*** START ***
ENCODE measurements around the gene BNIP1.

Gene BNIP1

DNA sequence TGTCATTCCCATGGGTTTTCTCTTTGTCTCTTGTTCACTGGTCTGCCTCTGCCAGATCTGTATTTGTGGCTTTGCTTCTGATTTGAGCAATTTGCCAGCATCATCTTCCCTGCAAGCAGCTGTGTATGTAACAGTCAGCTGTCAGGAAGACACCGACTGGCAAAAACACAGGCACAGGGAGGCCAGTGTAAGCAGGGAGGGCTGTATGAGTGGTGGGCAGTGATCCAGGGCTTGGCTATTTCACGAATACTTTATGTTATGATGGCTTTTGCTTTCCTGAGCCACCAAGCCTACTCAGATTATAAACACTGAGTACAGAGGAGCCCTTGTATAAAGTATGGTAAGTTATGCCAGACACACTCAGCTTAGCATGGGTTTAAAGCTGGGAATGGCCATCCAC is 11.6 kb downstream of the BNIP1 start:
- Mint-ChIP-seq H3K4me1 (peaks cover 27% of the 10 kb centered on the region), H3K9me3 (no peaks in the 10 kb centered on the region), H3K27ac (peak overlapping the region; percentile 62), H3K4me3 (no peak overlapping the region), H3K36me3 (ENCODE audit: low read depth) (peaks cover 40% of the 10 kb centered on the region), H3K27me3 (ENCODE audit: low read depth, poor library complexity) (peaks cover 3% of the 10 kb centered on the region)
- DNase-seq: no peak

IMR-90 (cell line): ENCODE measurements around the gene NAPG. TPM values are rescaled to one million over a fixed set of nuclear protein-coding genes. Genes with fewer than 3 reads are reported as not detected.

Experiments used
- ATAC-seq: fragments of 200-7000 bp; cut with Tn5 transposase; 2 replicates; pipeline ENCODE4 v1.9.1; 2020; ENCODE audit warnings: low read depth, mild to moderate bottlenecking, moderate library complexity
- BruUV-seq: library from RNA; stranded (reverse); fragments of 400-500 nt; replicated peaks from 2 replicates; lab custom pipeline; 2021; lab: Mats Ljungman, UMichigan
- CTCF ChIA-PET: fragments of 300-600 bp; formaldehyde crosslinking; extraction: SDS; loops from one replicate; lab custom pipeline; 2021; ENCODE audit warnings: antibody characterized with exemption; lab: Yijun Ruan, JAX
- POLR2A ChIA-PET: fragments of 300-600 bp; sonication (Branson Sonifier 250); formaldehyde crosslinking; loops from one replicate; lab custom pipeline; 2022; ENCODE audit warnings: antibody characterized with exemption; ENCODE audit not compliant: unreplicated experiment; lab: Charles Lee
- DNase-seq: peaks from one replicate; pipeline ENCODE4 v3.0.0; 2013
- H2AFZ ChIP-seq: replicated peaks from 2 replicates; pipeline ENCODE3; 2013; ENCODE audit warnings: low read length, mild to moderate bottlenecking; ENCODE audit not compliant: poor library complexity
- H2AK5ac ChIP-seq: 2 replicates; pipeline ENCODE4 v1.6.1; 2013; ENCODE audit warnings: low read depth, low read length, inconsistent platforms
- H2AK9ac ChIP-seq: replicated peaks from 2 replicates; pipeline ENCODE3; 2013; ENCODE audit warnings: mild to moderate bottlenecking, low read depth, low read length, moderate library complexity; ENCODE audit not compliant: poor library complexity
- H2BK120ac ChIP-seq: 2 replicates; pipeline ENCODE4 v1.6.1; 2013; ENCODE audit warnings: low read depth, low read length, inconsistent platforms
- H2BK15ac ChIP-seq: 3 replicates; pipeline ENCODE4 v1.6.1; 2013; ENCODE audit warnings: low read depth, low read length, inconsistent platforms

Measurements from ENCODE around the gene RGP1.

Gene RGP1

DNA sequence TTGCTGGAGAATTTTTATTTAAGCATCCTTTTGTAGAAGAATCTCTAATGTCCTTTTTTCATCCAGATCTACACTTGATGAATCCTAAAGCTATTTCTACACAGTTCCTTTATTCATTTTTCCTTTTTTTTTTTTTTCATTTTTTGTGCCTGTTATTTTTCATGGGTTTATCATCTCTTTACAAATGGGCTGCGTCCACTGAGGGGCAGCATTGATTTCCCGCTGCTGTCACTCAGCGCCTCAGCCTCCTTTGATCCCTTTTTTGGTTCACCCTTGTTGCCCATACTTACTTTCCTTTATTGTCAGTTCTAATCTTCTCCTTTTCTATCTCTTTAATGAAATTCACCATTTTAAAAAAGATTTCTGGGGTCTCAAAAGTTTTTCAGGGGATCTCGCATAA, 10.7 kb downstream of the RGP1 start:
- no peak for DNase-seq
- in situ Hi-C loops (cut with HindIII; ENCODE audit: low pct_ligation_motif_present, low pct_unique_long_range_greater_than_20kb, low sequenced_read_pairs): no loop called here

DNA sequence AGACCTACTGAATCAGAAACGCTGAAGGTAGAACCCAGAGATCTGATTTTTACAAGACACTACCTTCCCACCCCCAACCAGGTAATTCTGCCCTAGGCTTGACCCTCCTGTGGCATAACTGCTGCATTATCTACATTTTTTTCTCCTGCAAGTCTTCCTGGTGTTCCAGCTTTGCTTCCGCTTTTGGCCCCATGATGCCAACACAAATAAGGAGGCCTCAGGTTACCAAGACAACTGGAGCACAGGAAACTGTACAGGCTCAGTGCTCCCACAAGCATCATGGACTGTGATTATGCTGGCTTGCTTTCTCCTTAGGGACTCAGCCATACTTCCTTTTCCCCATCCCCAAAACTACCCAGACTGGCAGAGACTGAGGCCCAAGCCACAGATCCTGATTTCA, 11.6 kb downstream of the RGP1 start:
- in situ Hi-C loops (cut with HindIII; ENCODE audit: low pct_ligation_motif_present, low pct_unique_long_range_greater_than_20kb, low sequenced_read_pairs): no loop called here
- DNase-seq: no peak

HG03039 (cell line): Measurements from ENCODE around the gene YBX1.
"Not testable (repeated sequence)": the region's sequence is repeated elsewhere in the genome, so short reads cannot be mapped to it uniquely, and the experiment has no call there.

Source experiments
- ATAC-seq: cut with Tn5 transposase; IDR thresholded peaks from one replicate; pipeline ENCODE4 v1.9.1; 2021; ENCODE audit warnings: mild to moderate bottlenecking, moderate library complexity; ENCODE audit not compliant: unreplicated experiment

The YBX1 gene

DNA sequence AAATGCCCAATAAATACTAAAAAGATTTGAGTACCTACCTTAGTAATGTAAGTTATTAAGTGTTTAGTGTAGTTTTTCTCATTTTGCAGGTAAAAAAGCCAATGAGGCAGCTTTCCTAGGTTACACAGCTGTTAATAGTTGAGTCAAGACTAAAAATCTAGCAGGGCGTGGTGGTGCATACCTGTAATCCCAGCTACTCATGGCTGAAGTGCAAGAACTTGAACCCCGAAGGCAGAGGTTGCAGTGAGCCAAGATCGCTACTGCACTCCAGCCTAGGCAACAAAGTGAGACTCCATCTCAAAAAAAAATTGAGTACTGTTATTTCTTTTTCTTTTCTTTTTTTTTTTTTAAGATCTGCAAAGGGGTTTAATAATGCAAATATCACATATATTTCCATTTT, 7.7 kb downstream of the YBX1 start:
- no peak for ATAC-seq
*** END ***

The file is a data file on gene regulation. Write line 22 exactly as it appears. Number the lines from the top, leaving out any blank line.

- in situ Hi-C loops (cut with HindIII; ENCODE audit: low pct_ligation_motif_present, low pct_unique_long_range_greater_than_20kb, low sequenced_read_pairs): no loop called here